Gender misbehaving : women in Trinidadian popular music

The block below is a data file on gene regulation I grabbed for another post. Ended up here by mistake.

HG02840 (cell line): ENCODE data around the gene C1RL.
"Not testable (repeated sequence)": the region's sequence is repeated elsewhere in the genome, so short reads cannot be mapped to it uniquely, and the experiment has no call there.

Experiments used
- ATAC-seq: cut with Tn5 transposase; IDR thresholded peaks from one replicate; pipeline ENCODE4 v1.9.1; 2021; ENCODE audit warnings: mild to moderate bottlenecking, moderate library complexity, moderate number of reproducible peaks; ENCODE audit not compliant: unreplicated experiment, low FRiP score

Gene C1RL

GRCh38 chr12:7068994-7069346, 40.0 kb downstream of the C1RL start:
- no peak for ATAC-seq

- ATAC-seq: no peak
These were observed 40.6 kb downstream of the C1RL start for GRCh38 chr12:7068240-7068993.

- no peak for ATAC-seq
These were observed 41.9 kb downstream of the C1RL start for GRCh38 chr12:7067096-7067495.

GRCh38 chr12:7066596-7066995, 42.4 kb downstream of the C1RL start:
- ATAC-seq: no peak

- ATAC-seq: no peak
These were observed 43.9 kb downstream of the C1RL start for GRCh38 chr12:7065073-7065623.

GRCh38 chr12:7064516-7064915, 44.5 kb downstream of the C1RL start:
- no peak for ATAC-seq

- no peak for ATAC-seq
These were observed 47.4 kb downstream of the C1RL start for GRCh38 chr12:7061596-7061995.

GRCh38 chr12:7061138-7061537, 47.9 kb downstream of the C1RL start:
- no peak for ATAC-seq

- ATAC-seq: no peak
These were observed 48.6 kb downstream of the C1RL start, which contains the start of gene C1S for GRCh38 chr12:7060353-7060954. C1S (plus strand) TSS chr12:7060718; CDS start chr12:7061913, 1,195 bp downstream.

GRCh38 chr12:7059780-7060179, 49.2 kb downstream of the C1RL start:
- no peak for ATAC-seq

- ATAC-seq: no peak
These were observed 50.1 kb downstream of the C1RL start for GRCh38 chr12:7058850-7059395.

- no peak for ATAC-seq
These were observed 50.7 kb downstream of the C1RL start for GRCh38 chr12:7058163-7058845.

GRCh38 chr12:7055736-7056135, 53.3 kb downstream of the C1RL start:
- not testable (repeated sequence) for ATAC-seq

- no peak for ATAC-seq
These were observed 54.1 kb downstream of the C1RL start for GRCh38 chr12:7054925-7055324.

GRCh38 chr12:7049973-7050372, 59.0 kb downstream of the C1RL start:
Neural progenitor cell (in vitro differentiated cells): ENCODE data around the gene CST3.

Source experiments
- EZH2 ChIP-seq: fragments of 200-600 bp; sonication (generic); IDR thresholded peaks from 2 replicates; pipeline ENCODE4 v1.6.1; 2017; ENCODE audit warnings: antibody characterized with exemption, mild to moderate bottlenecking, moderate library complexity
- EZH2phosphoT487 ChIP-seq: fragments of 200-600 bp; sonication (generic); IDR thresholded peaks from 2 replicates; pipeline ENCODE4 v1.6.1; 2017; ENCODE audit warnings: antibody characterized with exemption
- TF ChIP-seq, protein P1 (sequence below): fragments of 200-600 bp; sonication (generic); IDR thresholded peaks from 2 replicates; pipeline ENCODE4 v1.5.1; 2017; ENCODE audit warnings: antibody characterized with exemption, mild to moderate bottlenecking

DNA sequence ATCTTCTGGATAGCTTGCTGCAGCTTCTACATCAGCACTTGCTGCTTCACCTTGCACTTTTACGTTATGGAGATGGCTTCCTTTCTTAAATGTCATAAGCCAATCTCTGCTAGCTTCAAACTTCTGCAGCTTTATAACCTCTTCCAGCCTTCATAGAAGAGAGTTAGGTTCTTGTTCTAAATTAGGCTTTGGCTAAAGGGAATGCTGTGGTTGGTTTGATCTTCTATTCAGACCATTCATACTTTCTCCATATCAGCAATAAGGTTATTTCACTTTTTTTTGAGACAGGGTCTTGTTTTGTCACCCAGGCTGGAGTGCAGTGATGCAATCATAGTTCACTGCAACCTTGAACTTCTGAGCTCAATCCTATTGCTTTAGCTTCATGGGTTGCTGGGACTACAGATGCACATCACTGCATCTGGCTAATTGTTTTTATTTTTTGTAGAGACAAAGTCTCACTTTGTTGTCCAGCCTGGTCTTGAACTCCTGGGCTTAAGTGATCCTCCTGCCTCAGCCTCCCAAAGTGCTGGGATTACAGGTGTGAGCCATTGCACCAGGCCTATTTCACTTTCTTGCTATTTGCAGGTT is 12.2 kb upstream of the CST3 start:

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This study examines how gender influences the performance practice of calypso, soca, steel band music, and other related musical genres in contemporary Trinidad. I address the history of these musical genres in this nation, and how they developed into their present form. My study of women in contemporary Trinidadian music examines how popular musicians bring together personal opinion, public persona, and musical structure, to create commentaries upon the contemporary moment (instrumental political agency) as well as emotional bonds with their intended audiences and show that an alternate way of organizing gender representations and inter-gender relations is possible (constitutive political agency). I use a performance based approach to studying various aspects of musical practice within Trinidad, and how this enhances women's agency within the public sphere of popular music, creating new kinds of cultural capital for previously underrepresented members of the population. Many different aspects of Trinidad’s expressive culture are discussed and related to the musical genres discussed therein. Trinidad Carnival, its history and aesthetics, receives particular attention. Performance practice within the musical genres of calypso and soca and the music of the steel orchestra are discussed in detail. Within Trinidad, expressive culture, including popular music, is a strong forum for communicating possible inter-personal and inter-gender relations. Thus, music in the Trinidadian context takes an important place alongside larger political projects and concerns.